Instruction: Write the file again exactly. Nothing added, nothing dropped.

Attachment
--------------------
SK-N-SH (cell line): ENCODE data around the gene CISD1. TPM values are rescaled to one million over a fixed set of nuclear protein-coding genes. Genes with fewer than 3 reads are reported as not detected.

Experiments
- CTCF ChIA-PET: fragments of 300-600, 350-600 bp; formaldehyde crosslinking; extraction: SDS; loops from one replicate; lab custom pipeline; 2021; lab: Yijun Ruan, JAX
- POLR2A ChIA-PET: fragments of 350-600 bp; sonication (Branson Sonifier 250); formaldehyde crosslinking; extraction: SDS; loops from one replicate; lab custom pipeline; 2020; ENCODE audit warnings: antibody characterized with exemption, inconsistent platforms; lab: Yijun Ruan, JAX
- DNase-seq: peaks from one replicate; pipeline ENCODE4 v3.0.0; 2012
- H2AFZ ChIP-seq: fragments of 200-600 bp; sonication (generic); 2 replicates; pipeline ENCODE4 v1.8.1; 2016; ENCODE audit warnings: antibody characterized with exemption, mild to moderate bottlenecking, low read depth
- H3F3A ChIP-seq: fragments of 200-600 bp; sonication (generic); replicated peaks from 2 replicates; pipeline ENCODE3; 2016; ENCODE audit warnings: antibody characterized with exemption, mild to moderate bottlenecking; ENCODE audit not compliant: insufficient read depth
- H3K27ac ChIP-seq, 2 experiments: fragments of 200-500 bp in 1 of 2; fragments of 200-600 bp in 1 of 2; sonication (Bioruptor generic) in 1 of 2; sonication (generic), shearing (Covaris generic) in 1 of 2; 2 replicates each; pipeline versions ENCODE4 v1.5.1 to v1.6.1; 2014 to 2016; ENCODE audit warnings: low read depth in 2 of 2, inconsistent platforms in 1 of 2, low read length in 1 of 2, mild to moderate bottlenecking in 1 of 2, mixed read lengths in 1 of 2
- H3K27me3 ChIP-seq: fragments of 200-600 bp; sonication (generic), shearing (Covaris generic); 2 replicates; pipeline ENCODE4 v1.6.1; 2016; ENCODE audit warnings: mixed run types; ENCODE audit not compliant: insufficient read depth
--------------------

SK-N-SH (cell line): ENCODE data around the gene CISD1. TPM values are rescaled to one million over a fixed set of nuclear protein-coding genes. Genes with fewer than 3 reads are reported as not detected.

Experiments
- CTCF ChIA-PET: fragments of 300-600, 350-600 bp; formaldehyde crosslinking; extraction: SDS; loops from one replicate; lab custom pipeline; 2021; lab: Yijun Ruan, JAX
- POLR2A ChIA-PET: fragments of 350-600 bp; sonication (Branson Sonifier 250); formaldehyde crosslinking; extraction: SDS; loops from one replicate; lab custom pipeline; 2020; ENCODE audit warnings: antibody characterized with exemption, inconsistent platforms; lab: Yijun Ruan, JAX
- DNase-seq: peaks from one replicate; pipeline ENCODE4 v3.0.0; 2012
- H2AFZ ChIP-seq: fragments of 200-600 bp; sonication (generic); 2 replicates; pipeline ENCODE4 v1.8.1; 2016; ENCODE audit warnings: antibody characterized with exemption, mild to moderate bottlenecking, low read depth
- H3F3A ChIP-seq: fragments of 200-600 bp; sonication (generic); replicated peaks from 2 replicates; pipeline ENCODE3; 2016; ENCODE audit warnings: antibody characterized with exemption, mild to moderate bottlenecking; ENCODE audit not compliant: insufficient read depth
- H3K27ac ChIP-seq, 2 experiments: fragments of 200-500 bp in 1 of 2; fragments of 200-600 bp in 1 of 2; sonication (Bioruptor generic) in 1 of 2; sonication (generic), shearing (Covaris generic) in 1 of 2; 2 replicates each; pipeline versions ENCODE4 v1.5.1 to v1.6.1; 2014 to 2016; ENCODE audit warnings: low read depth in 2 of 2, inconsistent platforms in 1 of 2, low read length in 1 of 2, mild to moderate bottlenecking in 1 of 2, mixed read lengths in 1 of 2
- H3K27me3 ChIP-seq: fragments of 200-600 bp; sonication (generic), shearing (Covaris generic); 2 replicates; pipeline ENCODE4 v1.6.1; 2016; ENCODE audit warnings: mixed run types; ENCODE audit not compliant: insufficient read depth